According to two US officials, William J. Burns, the CIA director, traveled to Kyiv last week for secret consultations with Ukrainian President Volodymyr Zelenskyy.
Since shortly before the invasion, Mr. Burns has been visiting Ukraine regularly to meet with intelligence officials and pass information to Mr. Zelensky.
Mr Burns, whose trip was confirmed by US officials who spoke on condition of anonymity for security reasons, is only the latest senior US official to visit Ukraine. A delegation including Assistant Secretary of State Wendy Sherman visited Monday; Jon Finer, Principal Assistant National Security Advisor; and Colin H. Kahl, Assistant Secretary of Defense for Policy, met with President Zelensky.
The CIA tries to keep Mr. Burns’ travels secret, and the agency never comments on the subject. But a US official confirmed Mr Burns’ visit, saying it was intended to “bolster our continued support for Ukraine and its defense against Russian aggression”.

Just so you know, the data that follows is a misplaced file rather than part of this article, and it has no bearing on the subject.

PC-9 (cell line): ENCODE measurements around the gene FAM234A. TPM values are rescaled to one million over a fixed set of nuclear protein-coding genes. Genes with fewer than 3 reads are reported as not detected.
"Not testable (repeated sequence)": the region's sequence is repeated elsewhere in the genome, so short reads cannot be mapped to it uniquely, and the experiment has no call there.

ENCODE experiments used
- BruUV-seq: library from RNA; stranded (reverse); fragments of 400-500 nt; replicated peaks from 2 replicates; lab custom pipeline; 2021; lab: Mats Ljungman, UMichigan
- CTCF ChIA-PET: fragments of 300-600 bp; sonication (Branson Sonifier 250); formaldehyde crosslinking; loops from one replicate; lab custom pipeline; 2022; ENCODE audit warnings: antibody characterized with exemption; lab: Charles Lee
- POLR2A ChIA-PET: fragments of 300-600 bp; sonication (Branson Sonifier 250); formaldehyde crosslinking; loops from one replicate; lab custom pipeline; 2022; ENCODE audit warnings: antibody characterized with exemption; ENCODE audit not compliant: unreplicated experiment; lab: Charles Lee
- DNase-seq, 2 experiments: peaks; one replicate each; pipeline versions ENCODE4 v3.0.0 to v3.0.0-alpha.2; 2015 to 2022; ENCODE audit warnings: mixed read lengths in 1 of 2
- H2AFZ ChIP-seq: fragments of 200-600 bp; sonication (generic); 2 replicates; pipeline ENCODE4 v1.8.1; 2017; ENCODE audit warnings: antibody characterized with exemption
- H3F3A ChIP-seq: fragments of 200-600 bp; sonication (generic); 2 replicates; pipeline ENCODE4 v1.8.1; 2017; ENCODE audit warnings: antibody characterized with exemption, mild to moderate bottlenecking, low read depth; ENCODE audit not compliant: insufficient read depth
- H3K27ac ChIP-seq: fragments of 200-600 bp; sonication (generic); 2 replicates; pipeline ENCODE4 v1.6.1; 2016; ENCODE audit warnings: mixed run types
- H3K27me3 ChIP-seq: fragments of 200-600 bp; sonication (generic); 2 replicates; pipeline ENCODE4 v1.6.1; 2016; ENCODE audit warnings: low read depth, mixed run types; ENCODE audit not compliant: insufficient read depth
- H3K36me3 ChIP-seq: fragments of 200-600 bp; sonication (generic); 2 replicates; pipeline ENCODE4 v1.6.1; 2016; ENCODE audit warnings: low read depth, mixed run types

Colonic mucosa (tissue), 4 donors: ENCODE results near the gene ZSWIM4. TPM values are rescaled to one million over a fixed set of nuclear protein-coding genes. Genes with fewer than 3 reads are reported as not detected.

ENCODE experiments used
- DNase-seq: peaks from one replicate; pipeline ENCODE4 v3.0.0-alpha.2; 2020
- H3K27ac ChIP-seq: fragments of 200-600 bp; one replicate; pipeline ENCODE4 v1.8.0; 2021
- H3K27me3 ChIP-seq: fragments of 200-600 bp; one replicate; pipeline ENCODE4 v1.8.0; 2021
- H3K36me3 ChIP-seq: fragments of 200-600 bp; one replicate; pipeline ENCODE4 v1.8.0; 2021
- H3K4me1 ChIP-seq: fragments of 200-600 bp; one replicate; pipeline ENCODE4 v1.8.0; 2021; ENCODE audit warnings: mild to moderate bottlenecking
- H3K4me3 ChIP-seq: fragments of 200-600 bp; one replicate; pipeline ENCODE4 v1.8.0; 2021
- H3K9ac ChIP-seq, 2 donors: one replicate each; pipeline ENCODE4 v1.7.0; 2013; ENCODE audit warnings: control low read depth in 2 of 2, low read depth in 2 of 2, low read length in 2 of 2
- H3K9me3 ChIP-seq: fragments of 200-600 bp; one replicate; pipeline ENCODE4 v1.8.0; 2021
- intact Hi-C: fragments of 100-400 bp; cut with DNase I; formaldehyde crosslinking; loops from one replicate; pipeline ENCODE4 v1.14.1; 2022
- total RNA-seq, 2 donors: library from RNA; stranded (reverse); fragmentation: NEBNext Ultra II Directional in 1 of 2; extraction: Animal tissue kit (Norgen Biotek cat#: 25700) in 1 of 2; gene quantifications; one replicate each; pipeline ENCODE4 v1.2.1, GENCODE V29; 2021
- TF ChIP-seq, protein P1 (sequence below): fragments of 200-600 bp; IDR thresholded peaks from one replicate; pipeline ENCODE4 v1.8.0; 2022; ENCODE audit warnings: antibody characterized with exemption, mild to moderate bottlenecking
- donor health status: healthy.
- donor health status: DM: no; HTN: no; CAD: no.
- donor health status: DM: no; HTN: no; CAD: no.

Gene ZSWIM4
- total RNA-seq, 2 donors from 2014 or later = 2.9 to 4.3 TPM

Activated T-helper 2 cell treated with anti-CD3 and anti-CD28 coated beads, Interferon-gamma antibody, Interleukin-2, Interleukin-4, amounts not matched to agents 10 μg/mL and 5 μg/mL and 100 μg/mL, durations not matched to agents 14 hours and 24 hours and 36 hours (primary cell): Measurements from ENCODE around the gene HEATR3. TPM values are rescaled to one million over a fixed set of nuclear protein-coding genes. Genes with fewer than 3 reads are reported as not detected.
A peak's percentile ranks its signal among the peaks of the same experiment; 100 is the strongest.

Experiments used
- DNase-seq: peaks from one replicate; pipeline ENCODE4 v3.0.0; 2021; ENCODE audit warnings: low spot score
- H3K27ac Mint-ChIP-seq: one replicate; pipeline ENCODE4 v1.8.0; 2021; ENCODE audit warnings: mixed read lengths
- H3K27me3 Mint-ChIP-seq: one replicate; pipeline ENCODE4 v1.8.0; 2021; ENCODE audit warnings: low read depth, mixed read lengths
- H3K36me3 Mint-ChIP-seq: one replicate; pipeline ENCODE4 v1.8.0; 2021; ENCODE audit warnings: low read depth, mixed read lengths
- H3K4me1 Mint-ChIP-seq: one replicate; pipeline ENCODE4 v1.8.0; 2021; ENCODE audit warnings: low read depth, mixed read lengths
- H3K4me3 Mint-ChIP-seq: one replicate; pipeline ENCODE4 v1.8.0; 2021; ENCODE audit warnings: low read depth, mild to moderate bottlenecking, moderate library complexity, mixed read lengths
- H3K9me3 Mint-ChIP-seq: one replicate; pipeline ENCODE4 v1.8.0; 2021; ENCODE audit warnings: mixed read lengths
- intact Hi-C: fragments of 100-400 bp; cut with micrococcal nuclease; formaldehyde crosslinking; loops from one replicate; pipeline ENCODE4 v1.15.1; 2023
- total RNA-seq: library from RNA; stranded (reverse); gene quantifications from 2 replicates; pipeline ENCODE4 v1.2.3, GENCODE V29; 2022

The visit was previously reported by the Washington Post.
A second American official said Mr Burns’ visit was an intelligence mission designed to “ensure information continues to flow in both directions”.
The US government has regularly complained that it knows more about Russian military movements and plans than Ukraine’s. Kyiv has often been tight-lipped about its operational plans. But ahead of Ukraine’s counteroffensive in September, its officials began to reveal more about their intentions, allowing the US to provide intelligence that helped the Kiev military reshape its plans to attack weak points in Russian lines.
Mr. Burns, a career diplomat, emerged early in the Biden administration as an emergency officer and troubleshooter for the White House. And intelligence ties between Washington and Kyiv have been vital to the war effort. Ukraine is heavily dependent on intelligence from the CIA and other intelligence agencies about Russian planning.
Just before the invasion, Mr. Burns traveled to Ukraine to warn Mr. Zelensky and urged him to reinforce the defenses around Kyiv. The information provided on this trip helped Ukraine repel the first attack by Russian airborne troops on Hostomel Airport north of Kyiv.
During the last trip, Mr. Burns also met with senior Ukrainian intelligence officials, although US officials declined to discuss the nature of those talks.
The visit comes at a crucial time in the war. Ukraine is pushing for more Western heavy weaponry, the Russian military has changed its commander, and the war has descended into a stalemate over the winter, apart from fighting in and around Bakhmut.